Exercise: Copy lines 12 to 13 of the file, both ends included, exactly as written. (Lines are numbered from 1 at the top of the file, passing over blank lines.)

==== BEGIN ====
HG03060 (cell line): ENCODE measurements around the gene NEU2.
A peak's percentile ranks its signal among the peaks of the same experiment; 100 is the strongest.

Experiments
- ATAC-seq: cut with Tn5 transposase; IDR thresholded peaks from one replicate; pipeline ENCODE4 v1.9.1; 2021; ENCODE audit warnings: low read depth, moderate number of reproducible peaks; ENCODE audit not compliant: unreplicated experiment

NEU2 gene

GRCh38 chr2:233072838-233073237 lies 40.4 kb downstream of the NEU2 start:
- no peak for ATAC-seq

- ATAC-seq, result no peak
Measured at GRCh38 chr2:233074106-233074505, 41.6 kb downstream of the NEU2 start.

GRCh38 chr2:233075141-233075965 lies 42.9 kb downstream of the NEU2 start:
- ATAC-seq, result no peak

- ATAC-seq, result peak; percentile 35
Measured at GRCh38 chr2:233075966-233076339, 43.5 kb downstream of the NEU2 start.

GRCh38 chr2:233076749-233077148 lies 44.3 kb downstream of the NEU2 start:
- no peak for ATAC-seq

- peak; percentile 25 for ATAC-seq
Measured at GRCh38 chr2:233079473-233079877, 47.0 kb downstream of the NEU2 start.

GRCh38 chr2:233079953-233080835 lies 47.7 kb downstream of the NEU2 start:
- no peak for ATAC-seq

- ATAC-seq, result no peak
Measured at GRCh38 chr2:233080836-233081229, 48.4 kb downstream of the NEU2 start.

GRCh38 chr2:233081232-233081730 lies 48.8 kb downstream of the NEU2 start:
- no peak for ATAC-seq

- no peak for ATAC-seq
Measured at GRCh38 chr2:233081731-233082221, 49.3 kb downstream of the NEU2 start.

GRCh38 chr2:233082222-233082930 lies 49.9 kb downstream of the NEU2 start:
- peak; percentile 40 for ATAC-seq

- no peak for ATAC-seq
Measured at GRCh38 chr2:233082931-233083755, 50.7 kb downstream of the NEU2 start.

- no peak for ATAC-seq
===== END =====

- ATAC-seq, result peak; percentile 35
Measured at GRCh38 chr2:233075966-233076339, 43.5 kb downstream of the NEU2 start.